A history of the plastic Shopping Bag
Plastic shopping bags are now an omnipresent global product, produced at a rate of one trillion a year.
How did this happen?
1933 – Polyethylene, the most commonly used plastic, is created by accident at a chemical plant in Northwich, England. While polyethylene had been created in small batches before, this was the first synthesis of the material that was industrially practical, and it was initially used in secret by the British military during World War II.
1965 – The one-piece polyethylene shopping bag is patented by the Swedish company Celloplast. Designed by engineer Sten Gustaf Thulin, the plastic bag quickly begins to replace cloth and plastic in Europe.
1979 – Already controlling 80% of the bag market in Europe, plastic bags go abroad and are widely introduced to the United States. Plastic companies begin to aggressively market their product as superior to paper and reusable bags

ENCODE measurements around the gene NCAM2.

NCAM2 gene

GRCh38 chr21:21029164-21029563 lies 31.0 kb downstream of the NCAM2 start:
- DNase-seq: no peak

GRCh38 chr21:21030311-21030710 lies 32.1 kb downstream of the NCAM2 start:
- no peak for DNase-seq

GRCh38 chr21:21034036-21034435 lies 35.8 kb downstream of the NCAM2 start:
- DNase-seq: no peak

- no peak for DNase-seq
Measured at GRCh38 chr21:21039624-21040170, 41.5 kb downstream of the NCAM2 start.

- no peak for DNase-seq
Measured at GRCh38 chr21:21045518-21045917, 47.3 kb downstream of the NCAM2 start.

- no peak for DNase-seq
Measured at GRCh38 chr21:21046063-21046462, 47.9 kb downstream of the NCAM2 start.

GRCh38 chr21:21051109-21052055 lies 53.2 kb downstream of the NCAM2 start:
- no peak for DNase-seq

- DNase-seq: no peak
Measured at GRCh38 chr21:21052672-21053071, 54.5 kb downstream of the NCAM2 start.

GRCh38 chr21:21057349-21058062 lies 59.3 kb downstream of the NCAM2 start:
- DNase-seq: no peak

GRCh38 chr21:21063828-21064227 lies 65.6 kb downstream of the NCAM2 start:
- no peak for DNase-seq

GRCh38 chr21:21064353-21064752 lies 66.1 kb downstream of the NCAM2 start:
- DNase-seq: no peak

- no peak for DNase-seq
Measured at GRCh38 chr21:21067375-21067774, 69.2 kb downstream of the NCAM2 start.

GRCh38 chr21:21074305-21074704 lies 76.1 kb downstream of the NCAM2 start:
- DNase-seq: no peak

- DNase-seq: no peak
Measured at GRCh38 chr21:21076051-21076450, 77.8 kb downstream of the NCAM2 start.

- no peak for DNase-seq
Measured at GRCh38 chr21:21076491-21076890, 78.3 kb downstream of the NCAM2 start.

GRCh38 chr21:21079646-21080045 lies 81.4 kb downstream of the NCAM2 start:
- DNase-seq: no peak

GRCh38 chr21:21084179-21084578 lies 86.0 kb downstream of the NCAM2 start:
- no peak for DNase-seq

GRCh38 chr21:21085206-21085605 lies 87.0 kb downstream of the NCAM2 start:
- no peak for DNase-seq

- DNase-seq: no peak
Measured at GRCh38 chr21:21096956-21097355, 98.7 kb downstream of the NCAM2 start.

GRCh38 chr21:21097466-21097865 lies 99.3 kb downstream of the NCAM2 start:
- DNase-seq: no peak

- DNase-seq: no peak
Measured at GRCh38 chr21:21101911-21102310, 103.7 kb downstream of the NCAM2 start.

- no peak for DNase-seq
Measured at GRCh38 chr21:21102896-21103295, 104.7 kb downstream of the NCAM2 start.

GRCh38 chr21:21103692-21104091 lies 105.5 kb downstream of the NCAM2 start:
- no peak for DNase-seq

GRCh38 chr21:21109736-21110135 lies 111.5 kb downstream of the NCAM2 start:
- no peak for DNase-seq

1982 – Safeway and Kroger, two of the biggest supermarket chains in the United States, switch to plastic bags. More stores follow suit and by the end of the decade plastic bags will have almost replaced paper around the world.
1997 – Sailor and researcher Charles Moore discovers the Great Pacific Garbage Patch, the largest of several gyres in the world’s oceans where immense amounts of plastic waste have accumulated, threatening marine life. Plastic bags are notorious for killing sea turtles, which mistakenly think they are jellyfish and eat them.
2002 – Bangladesh is the first country in the world to implement a ban on thin plastic bags, after it was found they played a key role in clogging drainage systems during disastrous flooding. Other countries begin to follow suit.